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10 Dec 2013, 7:00 pm

KingdomOfRats wrote:
those of us who are still low functioning to any level can contribute to society in all manner of ways.
used to live with two profoundly autistic adults who did voluntary work for a national trust park in cheshire, they also went to a mainstream college,they had a bigger work ethic than many NTs..


Yes, there's a misconception borne out of lack of consideration. There some major IT companies willing to recruit autistic adults with computer skills. With time a larger % of so called lower functioning people will be absorbed into IT related roles.



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10 Dec 2013, 7:06 pm

autisticyoungadult wrote:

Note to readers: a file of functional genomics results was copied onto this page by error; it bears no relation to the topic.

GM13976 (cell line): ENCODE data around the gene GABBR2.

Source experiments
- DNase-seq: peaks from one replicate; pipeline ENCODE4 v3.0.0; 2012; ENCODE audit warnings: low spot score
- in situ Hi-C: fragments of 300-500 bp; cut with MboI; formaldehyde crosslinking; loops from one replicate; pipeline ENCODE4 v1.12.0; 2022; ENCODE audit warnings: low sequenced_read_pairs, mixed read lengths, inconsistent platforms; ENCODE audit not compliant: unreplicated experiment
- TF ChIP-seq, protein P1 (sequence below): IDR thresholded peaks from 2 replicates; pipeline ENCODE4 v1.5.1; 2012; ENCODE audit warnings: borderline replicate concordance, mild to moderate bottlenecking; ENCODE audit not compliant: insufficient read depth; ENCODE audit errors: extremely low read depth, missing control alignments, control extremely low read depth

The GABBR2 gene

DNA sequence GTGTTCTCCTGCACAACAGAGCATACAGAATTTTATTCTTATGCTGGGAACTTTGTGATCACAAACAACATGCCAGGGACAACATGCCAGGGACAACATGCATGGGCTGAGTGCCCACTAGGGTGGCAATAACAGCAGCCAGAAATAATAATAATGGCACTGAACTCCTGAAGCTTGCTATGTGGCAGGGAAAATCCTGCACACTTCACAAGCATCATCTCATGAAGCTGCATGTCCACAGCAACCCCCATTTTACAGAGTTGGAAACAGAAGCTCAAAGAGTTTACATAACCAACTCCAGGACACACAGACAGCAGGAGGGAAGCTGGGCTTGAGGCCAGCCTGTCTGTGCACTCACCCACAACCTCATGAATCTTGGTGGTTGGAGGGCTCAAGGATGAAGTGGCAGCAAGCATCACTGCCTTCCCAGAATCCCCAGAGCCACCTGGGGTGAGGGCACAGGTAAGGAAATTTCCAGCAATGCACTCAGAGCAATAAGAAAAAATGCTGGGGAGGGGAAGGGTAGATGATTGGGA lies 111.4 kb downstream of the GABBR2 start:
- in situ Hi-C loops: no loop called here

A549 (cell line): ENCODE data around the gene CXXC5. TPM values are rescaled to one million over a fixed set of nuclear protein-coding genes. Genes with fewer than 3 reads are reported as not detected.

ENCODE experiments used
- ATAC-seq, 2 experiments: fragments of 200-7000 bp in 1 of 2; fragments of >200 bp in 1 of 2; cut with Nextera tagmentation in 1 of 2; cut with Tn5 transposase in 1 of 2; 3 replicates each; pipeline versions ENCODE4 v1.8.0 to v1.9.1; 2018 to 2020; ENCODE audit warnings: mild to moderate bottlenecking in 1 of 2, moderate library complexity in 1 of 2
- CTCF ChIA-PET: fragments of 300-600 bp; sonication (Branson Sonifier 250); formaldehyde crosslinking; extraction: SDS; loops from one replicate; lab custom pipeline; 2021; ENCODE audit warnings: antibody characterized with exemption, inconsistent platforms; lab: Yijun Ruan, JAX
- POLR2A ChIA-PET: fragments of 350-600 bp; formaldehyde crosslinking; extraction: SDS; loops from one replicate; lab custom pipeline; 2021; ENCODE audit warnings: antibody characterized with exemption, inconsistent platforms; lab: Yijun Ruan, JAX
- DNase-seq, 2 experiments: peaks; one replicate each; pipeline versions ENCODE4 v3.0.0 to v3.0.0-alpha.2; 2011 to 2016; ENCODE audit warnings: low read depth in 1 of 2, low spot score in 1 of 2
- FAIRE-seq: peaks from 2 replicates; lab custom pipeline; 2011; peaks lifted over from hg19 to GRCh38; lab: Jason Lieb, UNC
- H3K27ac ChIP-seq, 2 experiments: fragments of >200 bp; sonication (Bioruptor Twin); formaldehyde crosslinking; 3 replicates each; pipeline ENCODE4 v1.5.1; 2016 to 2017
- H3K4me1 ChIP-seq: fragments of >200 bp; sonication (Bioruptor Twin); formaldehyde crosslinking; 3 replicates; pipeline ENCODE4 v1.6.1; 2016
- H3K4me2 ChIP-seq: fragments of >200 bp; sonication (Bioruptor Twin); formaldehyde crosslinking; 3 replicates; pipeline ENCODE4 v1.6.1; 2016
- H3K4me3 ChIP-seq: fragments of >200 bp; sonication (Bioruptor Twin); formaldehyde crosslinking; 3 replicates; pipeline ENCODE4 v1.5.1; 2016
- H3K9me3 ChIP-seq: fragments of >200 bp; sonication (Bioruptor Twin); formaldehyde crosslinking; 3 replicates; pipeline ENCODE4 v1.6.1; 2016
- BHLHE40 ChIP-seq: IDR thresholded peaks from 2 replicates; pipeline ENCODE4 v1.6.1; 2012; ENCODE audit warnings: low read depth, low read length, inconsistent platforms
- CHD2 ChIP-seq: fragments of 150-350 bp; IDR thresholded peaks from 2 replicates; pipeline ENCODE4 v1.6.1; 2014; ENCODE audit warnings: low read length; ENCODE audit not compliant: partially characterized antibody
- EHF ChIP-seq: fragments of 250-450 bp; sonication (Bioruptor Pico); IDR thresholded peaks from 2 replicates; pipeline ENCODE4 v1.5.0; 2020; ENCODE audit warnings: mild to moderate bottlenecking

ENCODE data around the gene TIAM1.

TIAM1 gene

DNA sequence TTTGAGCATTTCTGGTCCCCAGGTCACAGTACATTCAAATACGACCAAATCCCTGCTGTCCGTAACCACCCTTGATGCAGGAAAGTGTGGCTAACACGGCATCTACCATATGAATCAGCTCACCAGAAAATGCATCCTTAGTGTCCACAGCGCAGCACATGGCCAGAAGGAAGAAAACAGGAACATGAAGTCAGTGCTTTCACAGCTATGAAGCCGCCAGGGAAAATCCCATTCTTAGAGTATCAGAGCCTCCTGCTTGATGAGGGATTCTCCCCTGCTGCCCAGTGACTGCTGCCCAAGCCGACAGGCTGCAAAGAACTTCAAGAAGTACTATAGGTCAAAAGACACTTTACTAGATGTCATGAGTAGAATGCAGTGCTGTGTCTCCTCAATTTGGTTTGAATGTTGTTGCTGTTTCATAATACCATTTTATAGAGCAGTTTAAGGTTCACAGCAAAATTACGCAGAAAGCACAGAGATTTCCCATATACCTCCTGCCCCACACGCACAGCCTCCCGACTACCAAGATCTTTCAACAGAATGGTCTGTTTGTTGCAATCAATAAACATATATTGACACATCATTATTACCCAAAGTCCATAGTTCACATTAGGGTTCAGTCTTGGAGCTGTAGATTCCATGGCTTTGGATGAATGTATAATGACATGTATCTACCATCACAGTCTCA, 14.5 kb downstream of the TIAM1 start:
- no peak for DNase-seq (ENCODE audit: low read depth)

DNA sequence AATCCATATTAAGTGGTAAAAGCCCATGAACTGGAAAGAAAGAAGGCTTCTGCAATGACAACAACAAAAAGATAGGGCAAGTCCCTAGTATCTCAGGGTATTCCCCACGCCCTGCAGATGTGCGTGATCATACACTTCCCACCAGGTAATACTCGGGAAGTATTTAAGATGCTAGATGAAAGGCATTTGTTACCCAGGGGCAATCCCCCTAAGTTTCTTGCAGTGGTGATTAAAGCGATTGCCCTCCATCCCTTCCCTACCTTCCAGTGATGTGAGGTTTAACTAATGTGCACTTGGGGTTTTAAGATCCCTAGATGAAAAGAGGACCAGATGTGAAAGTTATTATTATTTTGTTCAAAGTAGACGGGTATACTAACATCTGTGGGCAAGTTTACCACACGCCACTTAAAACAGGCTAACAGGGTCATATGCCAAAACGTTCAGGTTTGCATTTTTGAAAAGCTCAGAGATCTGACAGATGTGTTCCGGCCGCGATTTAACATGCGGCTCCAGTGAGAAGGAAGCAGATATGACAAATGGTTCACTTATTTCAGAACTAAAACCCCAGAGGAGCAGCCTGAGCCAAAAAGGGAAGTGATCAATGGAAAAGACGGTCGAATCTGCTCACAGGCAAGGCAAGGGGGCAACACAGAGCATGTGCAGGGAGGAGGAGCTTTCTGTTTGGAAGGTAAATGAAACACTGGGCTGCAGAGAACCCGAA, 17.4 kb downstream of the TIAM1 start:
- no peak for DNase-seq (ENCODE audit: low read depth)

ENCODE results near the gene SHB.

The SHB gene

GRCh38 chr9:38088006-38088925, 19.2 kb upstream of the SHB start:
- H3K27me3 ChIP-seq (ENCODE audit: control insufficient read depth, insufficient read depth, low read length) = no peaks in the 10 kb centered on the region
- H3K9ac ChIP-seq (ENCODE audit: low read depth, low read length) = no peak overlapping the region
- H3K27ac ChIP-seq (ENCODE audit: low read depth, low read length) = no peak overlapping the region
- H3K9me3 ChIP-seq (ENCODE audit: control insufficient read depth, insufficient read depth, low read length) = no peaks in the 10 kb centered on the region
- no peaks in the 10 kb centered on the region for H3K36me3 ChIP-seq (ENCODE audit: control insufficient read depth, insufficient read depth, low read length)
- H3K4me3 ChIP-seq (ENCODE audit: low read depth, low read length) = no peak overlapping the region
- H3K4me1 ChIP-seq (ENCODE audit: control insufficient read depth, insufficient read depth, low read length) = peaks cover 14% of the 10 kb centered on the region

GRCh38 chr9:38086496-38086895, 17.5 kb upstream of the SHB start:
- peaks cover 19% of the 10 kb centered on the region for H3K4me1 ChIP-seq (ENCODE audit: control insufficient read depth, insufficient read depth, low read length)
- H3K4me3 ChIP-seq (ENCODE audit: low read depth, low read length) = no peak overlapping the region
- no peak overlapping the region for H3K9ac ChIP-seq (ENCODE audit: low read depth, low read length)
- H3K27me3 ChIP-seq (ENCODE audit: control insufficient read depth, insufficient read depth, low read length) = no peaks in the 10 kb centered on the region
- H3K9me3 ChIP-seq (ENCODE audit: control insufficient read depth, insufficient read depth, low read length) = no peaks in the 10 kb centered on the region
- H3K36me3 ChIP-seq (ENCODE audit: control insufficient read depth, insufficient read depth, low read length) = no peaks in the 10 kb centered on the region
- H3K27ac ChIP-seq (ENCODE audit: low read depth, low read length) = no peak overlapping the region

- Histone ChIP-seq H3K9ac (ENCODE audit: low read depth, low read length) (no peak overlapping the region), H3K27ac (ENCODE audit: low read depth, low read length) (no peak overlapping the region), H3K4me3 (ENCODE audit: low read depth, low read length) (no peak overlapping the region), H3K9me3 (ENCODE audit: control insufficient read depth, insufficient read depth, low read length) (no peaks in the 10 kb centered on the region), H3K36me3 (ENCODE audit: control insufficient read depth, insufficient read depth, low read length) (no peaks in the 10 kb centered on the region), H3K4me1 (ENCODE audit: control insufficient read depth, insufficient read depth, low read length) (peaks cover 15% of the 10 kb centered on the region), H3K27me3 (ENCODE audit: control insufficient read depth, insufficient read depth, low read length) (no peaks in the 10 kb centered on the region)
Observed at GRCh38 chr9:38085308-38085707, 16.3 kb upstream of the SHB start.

People who are on the higher end of the autism spectrum mostly want to distance themselves from the stereotypical low-functioning autistic individual. There is ignorance in the general public surrounding autism, the image that popped up in most neurotypical minds of the autistic population is the toe-touching, hand-flipping, non-verbal mentally handicappdd adult who have an obession in one area. Unfortunately, we've seen some harsh critism from even regarding a spies people on the lower end of the autism spectrum. I've argued before on this forum to have more lower-functioning auties particplating on Wrong Planet in order to erase the stigma that low-functioning indiviauals can't be intellent or they have to feelings.